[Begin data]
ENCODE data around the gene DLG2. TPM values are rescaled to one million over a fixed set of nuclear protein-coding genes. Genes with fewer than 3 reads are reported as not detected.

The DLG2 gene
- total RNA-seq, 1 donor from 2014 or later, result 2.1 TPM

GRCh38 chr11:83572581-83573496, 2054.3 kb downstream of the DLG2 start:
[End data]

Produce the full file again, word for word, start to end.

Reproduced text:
ENCODE data around the gene DLG2. TPM values are rescaled to one million over a fixed set of nuclear protein-coding genes. Genes with fewer than 3 reads are reported as not detected.

The DLG2 gene
- total RNA-seq, 1 donor from 2014 or later, result 2.1 TPM

GRCh38 chr11:83572581-83573496, 2054.3 kb downstream of the DLG2 start: